Dark Phoenix ended up bombing at the box office during its opening weekend worse than anticipated, but why did that happen? In contrast from other 2019 superhero films like Captain Marvel and Avengers: Endgame, the last movie in Fox's X-Men franchise was never expected to be a massive, bona fide blockbuster when it premiered earlier this month. Original projections had it pegged for about a $50 million debut, which would have been the worst start in the entire series.
Still, $50 million sounds very respectable compared to what actually happened. Dark Phoenix was an outright disaster commercially, taking in $32.8 million domestically and finishing second for the weekend, behind The Secret Life of Pets 2. It's expected Dark Phoenix will lose at least $100 million due to its poor performance, so there's no denying this is a flop. As for why this development transpired, there are a few noteworthy reasons.
First and foremost, the word-of-mouth didn't do this film any favors. Dark Phoenix has the lowest Rotten Tomatoes score of any X-Men movie, killing its already poor box office prospects. Even before the reviews came out, it'd be hard-pressed to call Dark Phoenix an anticipated event, meaning it wasn't critic-proof. Unlike the Aladdin remake, which received surprisingly positive reactions, Dark Phoenix was hampered by largely negative responses that panned its underdeveloped character arcs and emotionally hollow story. Arriving on the heels of a trio of well-received superhero films (Captain Marvel, Shazam, and Endgame), Dark Phoenix was a dud from the start. Maybe if it stuck to its original February date when competition wasn't as serious, it would have been able to overcome the reviews.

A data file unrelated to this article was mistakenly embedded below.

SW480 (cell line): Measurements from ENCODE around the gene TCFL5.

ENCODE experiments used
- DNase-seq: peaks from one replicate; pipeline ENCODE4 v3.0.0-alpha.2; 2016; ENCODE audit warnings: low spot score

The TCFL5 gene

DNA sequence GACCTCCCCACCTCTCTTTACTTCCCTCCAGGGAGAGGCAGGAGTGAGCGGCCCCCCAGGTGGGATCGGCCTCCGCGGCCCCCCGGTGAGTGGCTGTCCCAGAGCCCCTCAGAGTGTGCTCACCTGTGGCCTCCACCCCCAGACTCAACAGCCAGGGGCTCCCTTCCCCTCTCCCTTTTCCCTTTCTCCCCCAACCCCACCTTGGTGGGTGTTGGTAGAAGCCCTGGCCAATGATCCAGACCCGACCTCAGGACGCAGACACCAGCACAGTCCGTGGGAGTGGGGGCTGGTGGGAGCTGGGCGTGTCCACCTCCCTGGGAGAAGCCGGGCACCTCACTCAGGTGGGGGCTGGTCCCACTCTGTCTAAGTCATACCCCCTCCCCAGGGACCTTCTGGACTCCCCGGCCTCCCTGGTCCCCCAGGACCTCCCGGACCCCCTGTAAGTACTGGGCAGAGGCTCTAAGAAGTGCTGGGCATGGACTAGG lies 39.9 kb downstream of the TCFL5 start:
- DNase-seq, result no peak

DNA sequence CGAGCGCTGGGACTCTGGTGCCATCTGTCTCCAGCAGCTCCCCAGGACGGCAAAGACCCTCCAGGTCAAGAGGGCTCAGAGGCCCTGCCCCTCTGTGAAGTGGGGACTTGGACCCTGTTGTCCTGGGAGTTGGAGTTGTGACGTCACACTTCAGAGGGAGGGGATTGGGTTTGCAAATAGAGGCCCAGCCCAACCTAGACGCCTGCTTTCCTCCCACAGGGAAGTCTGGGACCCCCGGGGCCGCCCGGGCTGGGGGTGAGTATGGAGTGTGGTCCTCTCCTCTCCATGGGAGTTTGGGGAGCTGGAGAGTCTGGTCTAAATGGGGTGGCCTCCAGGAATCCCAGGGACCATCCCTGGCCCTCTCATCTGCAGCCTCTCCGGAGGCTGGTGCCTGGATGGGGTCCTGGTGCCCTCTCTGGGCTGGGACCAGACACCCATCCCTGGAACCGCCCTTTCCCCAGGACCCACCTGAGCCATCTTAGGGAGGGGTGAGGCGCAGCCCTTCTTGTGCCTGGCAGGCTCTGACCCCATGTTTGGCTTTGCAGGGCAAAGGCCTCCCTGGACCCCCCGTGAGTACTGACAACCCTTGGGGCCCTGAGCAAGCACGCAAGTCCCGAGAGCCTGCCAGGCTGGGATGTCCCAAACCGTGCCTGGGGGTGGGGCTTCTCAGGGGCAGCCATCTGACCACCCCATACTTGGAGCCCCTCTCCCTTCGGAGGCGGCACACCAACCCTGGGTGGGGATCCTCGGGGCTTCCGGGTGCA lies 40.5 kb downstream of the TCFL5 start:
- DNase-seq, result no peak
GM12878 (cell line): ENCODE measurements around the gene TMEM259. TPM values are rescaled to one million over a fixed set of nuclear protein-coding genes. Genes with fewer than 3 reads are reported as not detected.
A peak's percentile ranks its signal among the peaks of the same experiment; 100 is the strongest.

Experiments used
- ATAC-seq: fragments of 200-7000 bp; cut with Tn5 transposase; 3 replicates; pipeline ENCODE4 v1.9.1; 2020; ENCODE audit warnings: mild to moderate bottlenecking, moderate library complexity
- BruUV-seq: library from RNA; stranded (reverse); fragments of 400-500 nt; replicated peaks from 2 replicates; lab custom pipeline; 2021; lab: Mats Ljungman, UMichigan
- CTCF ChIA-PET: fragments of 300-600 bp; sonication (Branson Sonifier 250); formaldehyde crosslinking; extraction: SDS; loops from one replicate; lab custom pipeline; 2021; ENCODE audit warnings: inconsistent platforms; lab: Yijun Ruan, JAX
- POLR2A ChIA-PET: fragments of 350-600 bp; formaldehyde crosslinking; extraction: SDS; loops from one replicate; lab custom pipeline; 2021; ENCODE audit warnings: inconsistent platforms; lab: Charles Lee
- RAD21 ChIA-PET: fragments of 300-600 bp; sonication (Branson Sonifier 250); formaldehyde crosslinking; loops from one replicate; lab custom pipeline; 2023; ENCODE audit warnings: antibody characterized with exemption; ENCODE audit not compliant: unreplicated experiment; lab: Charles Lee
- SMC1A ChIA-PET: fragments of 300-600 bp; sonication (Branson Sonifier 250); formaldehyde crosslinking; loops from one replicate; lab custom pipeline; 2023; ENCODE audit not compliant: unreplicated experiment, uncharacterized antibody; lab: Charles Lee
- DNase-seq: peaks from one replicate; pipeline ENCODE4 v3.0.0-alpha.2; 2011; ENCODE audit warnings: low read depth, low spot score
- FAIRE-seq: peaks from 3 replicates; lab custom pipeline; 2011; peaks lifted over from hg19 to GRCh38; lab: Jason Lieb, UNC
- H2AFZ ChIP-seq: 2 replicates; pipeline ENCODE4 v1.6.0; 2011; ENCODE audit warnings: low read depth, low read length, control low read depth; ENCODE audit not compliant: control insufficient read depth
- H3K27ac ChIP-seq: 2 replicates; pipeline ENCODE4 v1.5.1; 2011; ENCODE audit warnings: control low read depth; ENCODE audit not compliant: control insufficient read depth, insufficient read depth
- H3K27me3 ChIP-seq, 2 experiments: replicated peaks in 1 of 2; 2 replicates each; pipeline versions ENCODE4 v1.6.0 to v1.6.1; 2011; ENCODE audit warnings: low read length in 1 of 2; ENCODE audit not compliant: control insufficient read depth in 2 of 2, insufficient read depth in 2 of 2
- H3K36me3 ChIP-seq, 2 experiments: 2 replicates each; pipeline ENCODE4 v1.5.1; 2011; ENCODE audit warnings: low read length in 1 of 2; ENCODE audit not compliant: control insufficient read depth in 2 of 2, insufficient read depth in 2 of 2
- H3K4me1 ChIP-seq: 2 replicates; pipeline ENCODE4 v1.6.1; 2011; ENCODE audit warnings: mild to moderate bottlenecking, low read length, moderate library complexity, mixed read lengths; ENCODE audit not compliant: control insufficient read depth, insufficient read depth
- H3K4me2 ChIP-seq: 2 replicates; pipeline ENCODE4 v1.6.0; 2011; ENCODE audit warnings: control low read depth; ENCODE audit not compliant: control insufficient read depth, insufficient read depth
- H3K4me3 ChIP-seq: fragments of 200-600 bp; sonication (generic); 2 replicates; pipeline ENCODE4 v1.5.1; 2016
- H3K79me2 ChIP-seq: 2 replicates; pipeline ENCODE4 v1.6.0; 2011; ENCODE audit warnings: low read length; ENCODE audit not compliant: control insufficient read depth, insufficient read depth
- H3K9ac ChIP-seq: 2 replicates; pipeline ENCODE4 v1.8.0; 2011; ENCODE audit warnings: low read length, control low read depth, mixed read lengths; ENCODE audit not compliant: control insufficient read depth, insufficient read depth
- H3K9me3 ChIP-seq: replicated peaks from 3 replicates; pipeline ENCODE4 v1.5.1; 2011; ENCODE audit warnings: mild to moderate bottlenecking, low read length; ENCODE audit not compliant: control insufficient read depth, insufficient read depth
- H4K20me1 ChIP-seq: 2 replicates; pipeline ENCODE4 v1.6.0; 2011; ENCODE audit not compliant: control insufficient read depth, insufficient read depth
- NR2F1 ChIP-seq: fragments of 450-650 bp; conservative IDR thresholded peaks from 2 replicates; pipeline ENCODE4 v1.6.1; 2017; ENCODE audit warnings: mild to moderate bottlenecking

Building off of in-genre competition, a case can be made there was a general sense of apathy surrounding the X-Men film franchise in general. After Days of Future Past proved to be one of the strongest X-Men movies, Fox struggled to follow it up, as 2016's Apocalypse earned mixed reviews and considerably less money at the worldwide box office. At this point in time, the Marvel Cinematic Universe was in full swing and Deadpool had just become the refreshing breath of fresh air comic book movies needed. Since Apocalypse was a largely mediocre film, it didn't do much to inspire excitement for the next mainline X-Men installment. It's also worth mentioning here that in Logan, casual viewers basically bid a definitive farewell to this era of the franchise, with Professor X and Wolverine's deaths representing the end of a story. In some respects, Dark Phoenix may have felt anticlimactic to some.
Whenever a tentpole film performs this poorly, bad marketing is also to blame. In Dark Phoenix's case, its promotional campaign was underway while the Disney/Fox deal was being finalized, which put it in a unique position. According to reports, Fox didn't know the best way to advertise Dark Phoenix, which definitely hurt its awareness ratings with general moviegoers. Elton John biopic Rocketman had higher definite awareness, and Avengers: Endgame ranked ahead of Dark Phoenix in an NRG tracking poll that took place five weeks after Endgame opened. That's obviously not a good sign and illustrates Fox didn't do much to generate interest in their would-be blockbuster.